Category Archives: Local government

Harry Taylor, first black firefighter, police detective

Harry Taylor (1861-1928) was Springfield’s first African-American firefighter, but became better known as a Springfield police officer and detective. Positions on both the police and fire departments were patronage appointments in the late 19th and early 20th centuries. Taylor was … Continue reading

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The Town Branch

Many of Sangamon County’s first pioneers settled next to the Town Branch, a meandering stream that was early Springfield’s defining topographic feature. Starting in the late 1850s, the creek took on a new role, one it continues to hold today: … Continue reading

Posted in Early residents, John T. Stuart, Local government, Maps, Public health | 1 Comment

The whipping post, 1828-37

A whipping post stood permanently on the northeast corner of Springfield’s public square from 1828 to 1837. It apparently was used infrequently, but often enough that whippings stuck in the minds of those who saw them. The post – which … Continue reading

Posted in Crime and vice, Early residents, Illinois capital, Law enforcement, Local government, Prominent figures, Sangamon County, Uncategorized | 2 Comments

‘Deadman’s Crossing,’ 16th Street and Sangamon Avenue

The railroad intersection at 16th Street and Sangamon Avenue earned the nickname “Deadman’s Crossing” in the years before an underpass was built to route traffic below the train tracks. At least 16 people were killed at the crossing between 1903 … Continue reading

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First African-American to hold public office

Springfield’s Hicklin family provided two of Sangamon County’s earliest successful black politicians, as well as leadership in the local civil rights and African-American history movements. Hezkiah Hicklin (1835-1904) was the first black person in the county to hold public office, … Continue reading

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Women’s vote history, Sangamon County

Following the Civil War, Illinoisans decided their state constitution needed updating. Delegates met in Springfield from December 1869 until May 1870, and one of the issues they debated was whether to allow universal suffrage. The 15th amendment to the U.S. … Continue reading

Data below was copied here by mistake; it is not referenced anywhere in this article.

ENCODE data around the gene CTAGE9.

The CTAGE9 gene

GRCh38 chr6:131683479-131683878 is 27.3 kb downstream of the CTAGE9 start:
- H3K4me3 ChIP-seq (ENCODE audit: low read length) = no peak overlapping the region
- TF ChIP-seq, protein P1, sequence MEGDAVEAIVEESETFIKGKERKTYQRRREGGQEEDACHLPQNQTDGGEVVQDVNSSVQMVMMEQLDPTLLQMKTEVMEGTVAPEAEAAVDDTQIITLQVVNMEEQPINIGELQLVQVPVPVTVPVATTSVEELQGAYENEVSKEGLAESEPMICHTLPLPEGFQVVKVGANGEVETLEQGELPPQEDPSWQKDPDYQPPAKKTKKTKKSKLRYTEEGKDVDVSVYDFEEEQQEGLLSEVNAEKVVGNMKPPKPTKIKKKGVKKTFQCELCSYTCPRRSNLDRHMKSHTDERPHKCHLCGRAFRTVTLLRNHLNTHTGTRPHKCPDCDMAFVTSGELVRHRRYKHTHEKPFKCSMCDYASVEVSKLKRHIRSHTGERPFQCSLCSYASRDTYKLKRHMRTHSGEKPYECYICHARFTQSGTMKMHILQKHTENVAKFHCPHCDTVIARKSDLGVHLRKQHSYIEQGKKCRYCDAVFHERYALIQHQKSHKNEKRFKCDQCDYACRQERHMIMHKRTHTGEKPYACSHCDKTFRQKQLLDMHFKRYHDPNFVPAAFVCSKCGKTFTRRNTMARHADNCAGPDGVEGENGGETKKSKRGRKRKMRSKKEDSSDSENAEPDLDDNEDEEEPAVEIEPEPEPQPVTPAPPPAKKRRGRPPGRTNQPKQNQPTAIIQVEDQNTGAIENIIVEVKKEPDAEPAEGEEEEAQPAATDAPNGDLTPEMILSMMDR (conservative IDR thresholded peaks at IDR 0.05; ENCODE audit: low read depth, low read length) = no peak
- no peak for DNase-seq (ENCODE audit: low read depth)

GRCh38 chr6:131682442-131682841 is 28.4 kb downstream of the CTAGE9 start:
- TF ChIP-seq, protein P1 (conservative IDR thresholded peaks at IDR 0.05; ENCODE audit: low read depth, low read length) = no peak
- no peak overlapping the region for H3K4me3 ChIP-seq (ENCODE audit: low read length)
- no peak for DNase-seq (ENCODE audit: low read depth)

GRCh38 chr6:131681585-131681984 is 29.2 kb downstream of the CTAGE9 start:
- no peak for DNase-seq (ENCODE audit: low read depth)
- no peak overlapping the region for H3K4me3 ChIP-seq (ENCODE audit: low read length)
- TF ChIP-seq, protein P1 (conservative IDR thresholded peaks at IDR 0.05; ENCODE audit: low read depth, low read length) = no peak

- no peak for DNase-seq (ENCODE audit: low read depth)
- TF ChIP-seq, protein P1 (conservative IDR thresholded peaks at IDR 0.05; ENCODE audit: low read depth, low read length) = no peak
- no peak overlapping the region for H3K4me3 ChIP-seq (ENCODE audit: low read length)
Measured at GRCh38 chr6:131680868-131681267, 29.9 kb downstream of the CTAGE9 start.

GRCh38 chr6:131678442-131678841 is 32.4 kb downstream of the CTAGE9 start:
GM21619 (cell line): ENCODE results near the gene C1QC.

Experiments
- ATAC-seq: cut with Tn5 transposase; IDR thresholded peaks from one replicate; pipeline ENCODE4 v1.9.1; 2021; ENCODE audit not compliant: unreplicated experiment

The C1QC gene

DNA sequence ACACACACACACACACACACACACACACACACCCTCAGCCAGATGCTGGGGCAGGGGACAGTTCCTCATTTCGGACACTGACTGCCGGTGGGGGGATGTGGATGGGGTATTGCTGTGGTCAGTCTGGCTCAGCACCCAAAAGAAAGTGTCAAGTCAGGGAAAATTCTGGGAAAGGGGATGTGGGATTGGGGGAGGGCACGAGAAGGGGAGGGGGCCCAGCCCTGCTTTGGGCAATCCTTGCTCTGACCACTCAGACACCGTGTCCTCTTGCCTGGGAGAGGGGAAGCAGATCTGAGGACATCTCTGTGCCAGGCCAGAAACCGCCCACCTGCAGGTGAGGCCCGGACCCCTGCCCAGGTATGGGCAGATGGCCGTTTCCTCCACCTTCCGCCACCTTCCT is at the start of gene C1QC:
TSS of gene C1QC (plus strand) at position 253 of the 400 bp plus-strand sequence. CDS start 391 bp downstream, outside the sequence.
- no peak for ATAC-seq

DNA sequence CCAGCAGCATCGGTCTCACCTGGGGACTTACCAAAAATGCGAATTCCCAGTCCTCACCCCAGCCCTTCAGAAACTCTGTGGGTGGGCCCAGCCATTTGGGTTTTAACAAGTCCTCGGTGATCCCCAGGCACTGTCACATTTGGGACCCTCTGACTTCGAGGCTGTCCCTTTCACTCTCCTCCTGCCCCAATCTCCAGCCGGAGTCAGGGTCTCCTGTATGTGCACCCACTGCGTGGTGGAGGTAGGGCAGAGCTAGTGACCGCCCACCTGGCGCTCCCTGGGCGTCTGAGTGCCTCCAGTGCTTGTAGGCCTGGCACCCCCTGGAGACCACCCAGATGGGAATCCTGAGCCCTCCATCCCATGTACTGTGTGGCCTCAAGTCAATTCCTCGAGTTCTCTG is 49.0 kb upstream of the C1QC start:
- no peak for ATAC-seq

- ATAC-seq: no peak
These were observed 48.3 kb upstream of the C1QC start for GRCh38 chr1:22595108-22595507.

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Annie Rheem Hannon (first woman elected to public office)

The first woman to hold an elective office in Sangamon County was Annie Rheem Hannon (1857-1945), who served from 1892 to 1894 as county superintendent of schools – a position for which neither she, nor any other woman, could cast … Continue reading

Posted in Education, Local government, Politics, Prominent figures, Sangamon County, Women | Leave a comment

Lincoln Library’s grandfather clock

The nine-foot-tall grandfather clock that sits on the first floor of Lincoln Library was given to the library in 1936 by the widow of former Springfield School Superintendent J.H. Collins. Collins, according to a bookmark available at the library that … Continue reading

Posted in Local government, Politics, Prominent figures, Schools and school districts | 4 Comments

Lincoln Land Community College founded, 1967

Lincoln Land Community College held its first classes on Sept. 23, 1968, in temporary buildings on a temporary site. Even the name was temporary. LLCC – officially known as Lincoln Land Junior College until two weeks after classes began –was … Continue reading

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Women’s bathing suit controversy, 1916

Springfield women’s rights activist Harriett Reid made fun of the Springfield Park Board’s 1916 directive that women’s swimsuits at the new Bunn Park Beach include skirts. The park board had voted 5-1 to impose the restriction, which was sponsored by … Continue reading

Posted in African Americans, Amusements, Local government, Parks, Women | Leave a comment